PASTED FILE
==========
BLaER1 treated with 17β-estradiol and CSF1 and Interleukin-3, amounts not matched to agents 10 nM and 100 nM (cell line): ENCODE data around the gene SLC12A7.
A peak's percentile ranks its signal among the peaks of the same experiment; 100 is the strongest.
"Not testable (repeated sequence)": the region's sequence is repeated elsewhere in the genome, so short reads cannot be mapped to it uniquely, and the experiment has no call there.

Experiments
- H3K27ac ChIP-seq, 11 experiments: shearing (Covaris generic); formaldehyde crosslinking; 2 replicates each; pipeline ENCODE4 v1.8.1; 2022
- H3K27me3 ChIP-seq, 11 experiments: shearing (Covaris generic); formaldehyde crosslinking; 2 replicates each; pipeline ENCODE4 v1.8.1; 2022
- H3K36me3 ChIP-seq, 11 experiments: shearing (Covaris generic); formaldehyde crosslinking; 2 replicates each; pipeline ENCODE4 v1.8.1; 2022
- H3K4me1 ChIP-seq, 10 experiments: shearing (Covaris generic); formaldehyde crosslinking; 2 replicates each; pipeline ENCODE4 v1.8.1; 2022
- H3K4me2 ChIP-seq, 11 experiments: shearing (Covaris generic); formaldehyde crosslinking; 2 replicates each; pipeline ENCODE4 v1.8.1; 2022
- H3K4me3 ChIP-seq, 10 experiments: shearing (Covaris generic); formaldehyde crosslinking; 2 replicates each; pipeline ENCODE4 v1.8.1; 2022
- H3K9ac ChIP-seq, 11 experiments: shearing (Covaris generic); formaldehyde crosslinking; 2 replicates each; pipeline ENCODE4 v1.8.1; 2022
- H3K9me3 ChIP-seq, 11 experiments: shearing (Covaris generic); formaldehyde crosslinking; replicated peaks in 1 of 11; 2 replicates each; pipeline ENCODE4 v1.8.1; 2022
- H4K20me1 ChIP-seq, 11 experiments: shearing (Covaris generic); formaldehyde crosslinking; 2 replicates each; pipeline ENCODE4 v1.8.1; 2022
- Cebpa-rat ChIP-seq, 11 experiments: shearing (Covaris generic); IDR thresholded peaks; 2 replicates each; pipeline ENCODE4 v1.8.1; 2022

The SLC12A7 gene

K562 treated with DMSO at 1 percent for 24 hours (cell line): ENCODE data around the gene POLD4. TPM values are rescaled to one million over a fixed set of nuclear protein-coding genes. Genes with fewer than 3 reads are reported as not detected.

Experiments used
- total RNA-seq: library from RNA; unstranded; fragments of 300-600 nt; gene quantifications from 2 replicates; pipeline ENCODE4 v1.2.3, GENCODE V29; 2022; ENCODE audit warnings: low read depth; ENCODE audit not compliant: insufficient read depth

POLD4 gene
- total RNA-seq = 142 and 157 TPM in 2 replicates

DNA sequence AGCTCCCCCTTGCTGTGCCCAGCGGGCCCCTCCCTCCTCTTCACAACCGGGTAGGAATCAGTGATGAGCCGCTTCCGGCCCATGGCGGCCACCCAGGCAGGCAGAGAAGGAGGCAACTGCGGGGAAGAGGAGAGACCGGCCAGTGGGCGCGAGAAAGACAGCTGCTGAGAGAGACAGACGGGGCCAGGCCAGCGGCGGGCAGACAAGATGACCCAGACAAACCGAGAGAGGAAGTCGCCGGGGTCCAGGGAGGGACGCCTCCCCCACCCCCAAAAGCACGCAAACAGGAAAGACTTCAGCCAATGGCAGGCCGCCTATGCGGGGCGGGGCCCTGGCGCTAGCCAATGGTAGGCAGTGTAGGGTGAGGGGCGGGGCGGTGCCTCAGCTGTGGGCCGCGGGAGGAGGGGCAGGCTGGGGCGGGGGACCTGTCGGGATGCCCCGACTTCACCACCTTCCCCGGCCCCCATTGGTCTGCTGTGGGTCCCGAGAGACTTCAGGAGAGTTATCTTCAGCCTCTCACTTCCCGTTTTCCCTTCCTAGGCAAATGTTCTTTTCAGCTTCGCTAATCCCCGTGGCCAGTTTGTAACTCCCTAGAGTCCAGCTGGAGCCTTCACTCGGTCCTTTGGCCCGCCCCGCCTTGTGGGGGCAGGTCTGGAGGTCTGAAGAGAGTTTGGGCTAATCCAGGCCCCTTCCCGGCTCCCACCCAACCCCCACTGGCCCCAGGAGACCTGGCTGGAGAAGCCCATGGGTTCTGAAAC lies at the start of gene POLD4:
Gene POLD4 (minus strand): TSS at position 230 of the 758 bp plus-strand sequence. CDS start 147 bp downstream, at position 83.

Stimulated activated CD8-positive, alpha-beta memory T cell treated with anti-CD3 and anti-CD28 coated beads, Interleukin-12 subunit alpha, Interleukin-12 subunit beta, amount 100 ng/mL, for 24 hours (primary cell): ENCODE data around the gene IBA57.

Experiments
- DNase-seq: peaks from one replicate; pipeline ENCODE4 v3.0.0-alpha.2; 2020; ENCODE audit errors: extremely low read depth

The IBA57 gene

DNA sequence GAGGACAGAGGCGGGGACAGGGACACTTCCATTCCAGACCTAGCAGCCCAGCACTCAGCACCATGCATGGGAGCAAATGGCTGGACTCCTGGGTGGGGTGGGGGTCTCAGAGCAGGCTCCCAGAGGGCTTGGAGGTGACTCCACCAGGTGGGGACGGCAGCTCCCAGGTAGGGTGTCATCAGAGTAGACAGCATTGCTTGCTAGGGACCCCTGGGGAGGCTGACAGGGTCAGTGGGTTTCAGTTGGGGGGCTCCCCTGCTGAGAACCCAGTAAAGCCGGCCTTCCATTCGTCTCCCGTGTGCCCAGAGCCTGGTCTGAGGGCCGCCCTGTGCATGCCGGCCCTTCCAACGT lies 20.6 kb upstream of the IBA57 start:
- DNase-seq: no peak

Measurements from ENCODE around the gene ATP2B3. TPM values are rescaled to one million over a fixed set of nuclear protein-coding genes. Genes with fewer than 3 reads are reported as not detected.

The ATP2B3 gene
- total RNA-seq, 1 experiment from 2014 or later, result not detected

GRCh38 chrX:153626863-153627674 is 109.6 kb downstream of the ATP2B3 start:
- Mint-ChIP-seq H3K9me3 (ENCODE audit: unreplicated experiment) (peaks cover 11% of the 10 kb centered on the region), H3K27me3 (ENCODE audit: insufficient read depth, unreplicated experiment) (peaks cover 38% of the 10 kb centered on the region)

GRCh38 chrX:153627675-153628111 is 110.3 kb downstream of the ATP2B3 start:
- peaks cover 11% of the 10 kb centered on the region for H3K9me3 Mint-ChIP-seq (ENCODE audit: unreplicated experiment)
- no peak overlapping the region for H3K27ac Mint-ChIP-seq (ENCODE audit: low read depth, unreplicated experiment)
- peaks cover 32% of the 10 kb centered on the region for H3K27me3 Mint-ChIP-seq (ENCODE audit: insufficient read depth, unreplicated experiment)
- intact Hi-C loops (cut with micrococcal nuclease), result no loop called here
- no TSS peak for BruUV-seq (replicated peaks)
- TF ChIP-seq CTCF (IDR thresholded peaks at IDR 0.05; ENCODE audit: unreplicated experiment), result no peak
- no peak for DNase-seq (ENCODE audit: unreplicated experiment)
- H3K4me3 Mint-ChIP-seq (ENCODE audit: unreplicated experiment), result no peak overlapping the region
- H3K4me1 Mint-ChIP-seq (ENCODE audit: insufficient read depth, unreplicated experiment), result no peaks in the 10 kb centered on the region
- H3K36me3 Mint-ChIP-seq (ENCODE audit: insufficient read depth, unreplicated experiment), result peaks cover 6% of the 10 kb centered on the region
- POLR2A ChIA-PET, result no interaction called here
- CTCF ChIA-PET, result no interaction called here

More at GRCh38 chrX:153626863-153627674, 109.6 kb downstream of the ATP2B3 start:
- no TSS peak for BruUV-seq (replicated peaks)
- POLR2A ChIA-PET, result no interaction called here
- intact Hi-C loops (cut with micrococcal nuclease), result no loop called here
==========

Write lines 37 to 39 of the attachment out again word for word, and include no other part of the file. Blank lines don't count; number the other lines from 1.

- peaks cover 32% of the 10 kb centered on the region for H3K27me3 Mint-ChIP-seq (ENCODE audit: insufficient read depth, unreplicated experiment)
- intact Hi-C loops (cut with micrococcal nuclease), result no loop called here
- no TSS peak for BruUV-seq (replicated peaks)